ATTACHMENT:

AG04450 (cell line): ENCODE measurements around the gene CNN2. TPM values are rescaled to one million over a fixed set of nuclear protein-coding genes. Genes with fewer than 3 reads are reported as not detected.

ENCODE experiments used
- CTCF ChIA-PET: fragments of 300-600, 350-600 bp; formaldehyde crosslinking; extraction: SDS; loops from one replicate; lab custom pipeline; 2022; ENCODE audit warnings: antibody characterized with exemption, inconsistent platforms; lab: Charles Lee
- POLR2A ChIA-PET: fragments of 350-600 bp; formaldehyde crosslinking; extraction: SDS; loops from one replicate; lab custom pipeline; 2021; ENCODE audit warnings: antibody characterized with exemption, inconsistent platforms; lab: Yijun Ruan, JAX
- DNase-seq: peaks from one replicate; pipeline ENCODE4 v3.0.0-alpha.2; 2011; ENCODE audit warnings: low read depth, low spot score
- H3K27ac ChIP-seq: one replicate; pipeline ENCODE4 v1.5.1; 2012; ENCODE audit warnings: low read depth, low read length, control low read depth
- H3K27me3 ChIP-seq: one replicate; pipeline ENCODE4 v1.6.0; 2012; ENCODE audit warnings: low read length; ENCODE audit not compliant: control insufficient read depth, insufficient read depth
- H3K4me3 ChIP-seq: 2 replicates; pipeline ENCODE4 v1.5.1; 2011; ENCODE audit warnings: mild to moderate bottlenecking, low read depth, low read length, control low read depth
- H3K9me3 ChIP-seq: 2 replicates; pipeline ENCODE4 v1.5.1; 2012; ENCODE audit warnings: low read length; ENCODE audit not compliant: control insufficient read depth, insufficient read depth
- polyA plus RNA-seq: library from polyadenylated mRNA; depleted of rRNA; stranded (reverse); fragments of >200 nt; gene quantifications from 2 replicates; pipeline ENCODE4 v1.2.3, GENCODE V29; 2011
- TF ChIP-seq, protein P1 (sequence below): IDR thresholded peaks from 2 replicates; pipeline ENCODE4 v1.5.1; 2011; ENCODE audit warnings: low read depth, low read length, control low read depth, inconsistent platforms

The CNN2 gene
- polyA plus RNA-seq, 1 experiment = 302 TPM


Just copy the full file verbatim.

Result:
AG04450 (cell line): ENCODE measurements around the gene CNN2. TPM values are rescaled to one million over a fixed set of nuclear protein-coding genes. Genes with fewer than 3 reads are reported as not detected.

ENCODE experiments used
- CTCF ChIA-PET: fragments of 300-600, 350-600 bp; formaldehyde crosslinking; extraction: SDS; loops from one replicate; lab custom pipeline; 2022; ENCODE audit warnings: antibody characterized with exemption, inconsistent platforms; lab: Charles Lee
- POLR2A ChIA-PET: fragments of 350-600 bp; formaldehyde crosslinking; extraction: SDS; loops from one replicate; lab custom pipeline; 2021; ENCODE audit warnings: antibody characterized with exemption, inconsistent platforms; lab: Yijun Ruan, JAX
- DNase-seq: peaks from one replicate; pipeline ENCODE4 v3.0.0-alpha.2; 2011; ENCODE audit warnings: low read depth, low spot score
- H3K27ac ChIP-seq: one replicate; pipeline ENCODE4 v1.5.1; 2012; ENCODE audit warnings: low read depth, low read length, control low read depth
- H3K27me3 ChIP-seq: one replicate; pipeline ENCODE4 v1.6.0; 2012; ENCODE audit warnings: low read length; ENCODE audit not compliant: control insufficient read depth, insufficient read depth
- H3K4me3 ChIP-seq: 2 replicates; pipeline ENCODE4 v1.5.1; 2011; ENCODE audit warnings: mild to moderate bottlenecking, low read depth, low read length, control low read depth
- H3K9me3 ChIP-seq: 2 replicates; pipeline ENCODE4 v1.5.1; 2012; ENCODE audit warnings: low read length; ENCODE audit not compliant: control insufficient read depth, insufficient read depth
- polyA plus RNA-seq: library from polyadenylated mRNA; depleted of rRNA; stranded (reverse); fragments of >200 nt; gene quantifications from 2 replicates; pipeline ENCODE4 v1.2.3, GENCODE V29; 2011
- TF ChIP-seq, protein P1 (sequence below): IDR thresholded peaks from 2 replicates; pipeline ENCODE4 v1.5.1; 2011; ENCODE audit warnings: low read depth, low read length, control low read depth, inconsistent platforms

The CNN2 gene
- polyA plus RNA-seq, 1 experiment = 302 TPM